Apartment Building Loans For Credit-Challenged Investors

Apartment building loans require a higher capital commitment than single-family rentals. The upside is they can generate a lot of income for the owner.


Unlike mortgages for single-family homes, the majority of multifamily financing is lent to corporations (or LLCs). This limits liability since lawsuits can only go after the assets of the entity.

1. Appraisal

Lenders take a different approach to apartment building financing than they do with single-family homes and other residential investment properties. They focus more on the property’s income potential and the value of the apartment building itself than on your personal credit score or financial strength.

An appraisal is necessary to determine what the property is worth. Unlike other types of loans, where an appraiser uses building plans and a construction budget to estimate value, apartment buildings are analyzed in terms of comparable rents, market conditions and the overall economy. To help you understand your appraisal and its results, consider talking with a commercial real estate broker or multifamily housing professional.

If you think the appraiser overlooked key information, it is worth asking for an exception. But it’s important to do this early in the process, since you will likely need to wait for a new valuation. Be prepared to explain why you believe the property is worth more or less than the current appraisal. This can expedite the approval process. It can also be useful in negotiating with the lender.

2. Market Rents

In the multifamily space, cap rates have been expanding as new loan programs offer access to captive equity for credit-challenged investors. Rental Home Financing, for instance, offers an apartment building loan program that enables even credit challenged investors to leverage their multifamily investment property assets.

One of the most important factors in evaluating an apartment building is calculating its current rents and potential future rents. This is done by preparing a rent roll that details the rents in each unit, number of beds and bathrooms and includes the lease terms. This will also include expenses and provide a calculation of gross potential income.

Another factor in determining an apartment’s potential is the current market and location. If the multifamily market is hot, buyers will likely be willing to pay a higher multiple of income. This will increase an investor’s return. In addition, if the property is in a desirable neighborhood, owners can easily increase rents to keep up with the market. However, if the market is weaker, it may be more difficult to raise rents.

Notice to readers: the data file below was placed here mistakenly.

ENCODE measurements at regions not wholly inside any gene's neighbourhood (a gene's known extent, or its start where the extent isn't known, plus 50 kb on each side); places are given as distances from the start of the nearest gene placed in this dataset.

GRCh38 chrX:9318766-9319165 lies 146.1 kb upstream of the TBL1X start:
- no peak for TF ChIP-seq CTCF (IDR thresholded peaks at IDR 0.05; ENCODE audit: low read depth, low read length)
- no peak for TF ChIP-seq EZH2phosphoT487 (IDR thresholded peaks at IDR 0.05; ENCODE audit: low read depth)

3. Credit Score

Generally speaking, a landlord will look at your credit score before approving you for an apartment rental. However, that doesn’t necessarily mean that a low credit score will automatically disqualify you for an apartment. What’s more important is what’s causing your low credit, such as delinquencies and other collections that can remain on your report for seven to 10 years.

In addition to your credit score, landlords will also want to see the types of credits you have (e.g. credit cards, retail accounts, installment loans, finance company accounts and mortgage loans). The length of your credit history is important as well.

Typically, large commercial banks aren’t as familiar with apartment building financing and will often have a tougher time meeting the lending standards for these properties. For that reason, it may be best to find a smaller bank or mortgage lender. In addition, there are government programs available to help with apartment building purchases, such as the “blanket” loan, which is basically a nonconforming mortgage that’s used to buy multifamily properties with five or more units.

4. Property Condition

Lenders will want to see the property in good condition. Conventional lenders generally won’t want a loan on a property that needs a lot of rehab work or would need more than $6,000 per unit in renovation costs. There are bridge loans that will finance properties in need of a lot of repairs but they can be difficult to obtain and typically require the borrower to have previous experience in rehabbing. In addition, many cities and counties have housing preservation departments (HPD) that perform inspections to ensure apartments are in good condition. These inspections check for things like smoke and CO2 detectors, proper ventilation and cleanliness. If any violations are found, they can have legal and insurance ramifications as well as be a safety hazard for tenants.

5. Lender Requirements

In addition to the property’s income and value, lenders will also look at your financial strength. They’ll require a large down payment and credit score for the loan to be approved, though these requirements will vary by lender. You can compare mortgage rates and terms on Nav’s marketplace.

National banks tend not to be familiar with apartment financing, so it’s best to seek out a local bank or mortgage lender for the most expertise. These lenders can often offer more flexible financing options for apartment buildings, particularly in larger cities. They can offer standardized apartment loans that they’ll package and sell to Fannie Mae or Freddie Mac, as well as customized types known as portfolio loans that they keep on their own balance sheet.

These customized apartment loans can be as low as $750,000. They are nonrecourse and typically require a minimum of 20% down. They may also require that you buy the building through a limited liability corporation or LLC, which limits your personal liability and protects the investment from a bankruptcy of your other properties.